Touring the Mississippi Delta, With Camera In Hand
By Mike Harris
Special to the Sentinel
(Editor’s Note: This story was originally published in the July 13 edition of the Greenwich Sentinel)
I have enjoyed taking photographs for my entire life, but a few years ago, I attended an intense weeklong photography workshop to improve my skills.
I called my wife, Sally, near the end of the week and emotionally blurted out that the experience had changed my life. I knew now what I wanted to do for the rest of my life. I realize this seems dramatic, but it is true.
Fortunately Sally took a workshop of her own with the same result, and together we have pursued our passion.
Our travel is no longer planned around golf or other similar activities. We select our destinations based on photographic opportunities. Specifically, we have focused on photographing the culture of the place we are visiting.
This has caused us to examine all that is around us rather than snapping a beautiful scene and moving on.
Many professional photographers now make their living by researching a location and then inviting a group of photographers to join them. It is a great way to travel.
All the essentials like hotels, meals and travel are taken care of. We just show up with your camera gear and enjoy the ride. We have travelled with groups to India, Vietnam, Iceland, Morocco, Argentina, Paris and Cuba.
All those foreign places are exciting to visit and present terrific photo opportunities, but this has in no way diminished my love of seeing our own country, and I want to share some of our adventures in the U.S. through photographs and the story that goes with each one.
In this article I want to tell you about three weeks we spent exploring the deep south travelling in Mississippi and Louisiana.
We have always been interested in music, and the small city of Clarksdale, Mississippi, is billed as the “Birthplace of the Blues”. The city is about an hour south of Memphis and just east of the Mississippi River. The large flat area of land running from Clarksdale south into Louisiana is known as the Mississippi Delta, and cotton is king there.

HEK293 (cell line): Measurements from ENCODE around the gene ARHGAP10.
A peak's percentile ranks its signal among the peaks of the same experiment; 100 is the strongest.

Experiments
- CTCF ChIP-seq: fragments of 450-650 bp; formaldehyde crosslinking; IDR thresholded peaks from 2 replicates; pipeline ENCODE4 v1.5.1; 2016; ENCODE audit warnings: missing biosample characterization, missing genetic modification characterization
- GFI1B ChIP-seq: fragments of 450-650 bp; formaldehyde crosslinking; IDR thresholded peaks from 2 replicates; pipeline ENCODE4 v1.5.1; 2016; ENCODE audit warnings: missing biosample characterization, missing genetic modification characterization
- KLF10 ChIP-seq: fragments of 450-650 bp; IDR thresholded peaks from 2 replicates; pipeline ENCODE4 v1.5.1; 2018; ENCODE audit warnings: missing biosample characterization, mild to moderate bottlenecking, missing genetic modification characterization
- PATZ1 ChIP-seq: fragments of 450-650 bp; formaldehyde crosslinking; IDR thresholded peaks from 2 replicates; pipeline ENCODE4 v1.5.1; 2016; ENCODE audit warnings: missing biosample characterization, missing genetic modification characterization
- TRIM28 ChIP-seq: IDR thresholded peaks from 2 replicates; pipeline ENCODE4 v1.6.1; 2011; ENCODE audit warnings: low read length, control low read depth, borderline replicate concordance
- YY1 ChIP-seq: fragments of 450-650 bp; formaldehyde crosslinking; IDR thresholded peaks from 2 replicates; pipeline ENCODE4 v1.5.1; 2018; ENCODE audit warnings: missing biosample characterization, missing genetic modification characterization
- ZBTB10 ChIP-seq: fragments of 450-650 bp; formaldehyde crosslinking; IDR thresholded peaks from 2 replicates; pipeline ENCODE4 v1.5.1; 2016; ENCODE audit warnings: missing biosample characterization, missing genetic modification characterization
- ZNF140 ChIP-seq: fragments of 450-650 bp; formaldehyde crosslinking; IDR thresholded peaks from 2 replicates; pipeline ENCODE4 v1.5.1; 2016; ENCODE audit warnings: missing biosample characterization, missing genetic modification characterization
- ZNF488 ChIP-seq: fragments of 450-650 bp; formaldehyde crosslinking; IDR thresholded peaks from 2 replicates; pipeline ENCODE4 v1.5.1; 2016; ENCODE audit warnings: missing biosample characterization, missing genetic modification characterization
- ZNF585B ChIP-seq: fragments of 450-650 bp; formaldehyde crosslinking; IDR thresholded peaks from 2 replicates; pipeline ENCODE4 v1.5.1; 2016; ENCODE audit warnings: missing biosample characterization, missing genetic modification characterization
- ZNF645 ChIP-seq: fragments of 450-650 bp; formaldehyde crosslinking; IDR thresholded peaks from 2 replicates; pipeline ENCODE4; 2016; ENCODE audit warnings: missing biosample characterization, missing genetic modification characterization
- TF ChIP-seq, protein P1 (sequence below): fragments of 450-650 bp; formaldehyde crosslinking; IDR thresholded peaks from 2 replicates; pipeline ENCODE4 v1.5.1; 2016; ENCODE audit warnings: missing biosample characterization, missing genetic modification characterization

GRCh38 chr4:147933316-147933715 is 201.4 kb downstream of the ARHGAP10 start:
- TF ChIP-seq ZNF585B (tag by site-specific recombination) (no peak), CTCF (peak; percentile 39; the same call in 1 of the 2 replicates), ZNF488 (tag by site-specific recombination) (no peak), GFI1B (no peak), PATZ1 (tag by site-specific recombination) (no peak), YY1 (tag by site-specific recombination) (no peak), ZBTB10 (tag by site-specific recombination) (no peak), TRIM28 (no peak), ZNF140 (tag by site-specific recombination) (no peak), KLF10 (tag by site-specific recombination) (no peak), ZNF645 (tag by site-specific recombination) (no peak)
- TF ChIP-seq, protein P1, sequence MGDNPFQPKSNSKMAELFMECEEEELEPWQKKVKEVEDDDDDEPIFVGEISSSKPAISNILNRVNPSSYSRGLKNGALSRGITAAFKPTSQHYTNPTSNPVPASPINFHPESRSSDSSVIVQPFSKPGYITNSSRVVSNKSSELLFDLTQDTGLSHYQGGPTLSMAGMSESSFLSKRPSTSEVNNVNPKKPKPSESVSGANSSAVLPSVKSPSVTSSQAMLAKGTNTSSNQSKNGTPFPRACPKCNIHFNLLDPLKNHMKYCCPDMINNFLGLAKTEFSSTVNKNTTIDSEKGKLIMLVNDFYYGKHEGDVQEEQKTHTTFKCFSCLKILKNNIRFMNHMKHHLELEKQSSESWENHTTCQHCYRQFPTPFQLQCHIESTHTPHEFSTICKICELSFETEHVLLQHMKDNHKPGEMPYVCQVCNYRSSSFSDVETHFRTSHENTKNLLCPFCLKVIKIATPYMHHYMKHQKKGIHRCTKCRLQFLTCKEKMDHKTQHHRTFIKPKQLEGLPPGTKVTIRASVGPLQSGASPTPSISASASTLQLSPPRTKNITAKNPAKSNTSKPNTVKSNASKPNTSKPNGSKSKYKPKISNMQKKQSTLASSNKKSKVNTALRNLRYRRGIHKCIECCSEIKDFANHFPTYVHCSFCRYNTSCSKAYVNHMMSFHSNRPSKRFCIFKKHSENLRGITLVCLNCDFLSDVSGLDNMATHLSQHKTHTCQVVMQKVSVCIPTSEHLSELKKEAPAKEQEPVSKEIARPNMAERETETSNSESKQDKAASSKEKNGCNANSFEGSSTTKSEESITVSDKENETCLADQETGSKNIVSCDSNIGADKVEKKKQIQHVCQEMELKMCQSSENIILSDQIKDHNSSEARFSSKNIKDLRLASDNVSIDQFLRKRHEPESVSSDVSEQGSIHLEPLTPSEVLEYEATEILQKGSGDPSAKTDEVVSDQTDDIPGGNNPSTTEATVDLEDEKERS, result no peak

For accommodations we chose the Shack Up Inn, which is part of an old cotton plantation complete with former slave quarters that now serve as cottages for guests. The Inn was loaded with atmosphere, and the service was at times humorous. We were standing by the switchboard when there was a call from an employee in one of the cottages. It was storming, and there was a leak dripping onto the bed. The receptionist suggested that the repairman either fix the leak or … move the bed. See the photo of an old truck sitting between our cottage and the main building.
Our first evening, a Saturday night, we headed to Ground Zero Blues Club where we first met Razor Blade. He performed a brief set (see the photo). He was obviously a colorful character, and I approached him to chat. His first question of me was “so you want to buy my CD?’ The answer was an affirmative but only if I could take a photo or two of him. During an interesting conversation outside on the porch, we learned that Razor Blade’s real name was Joshua Stewart, but people called him Razor Blade because he dressed so sharp. After discussing his interesting philosophy of life, the subject turned to religion. We asked about his church and whether visitors were welcome. With that, Razor Blade invited us to attend Union Grove Baptist Church the next morning as his guest. We excitedly accepted.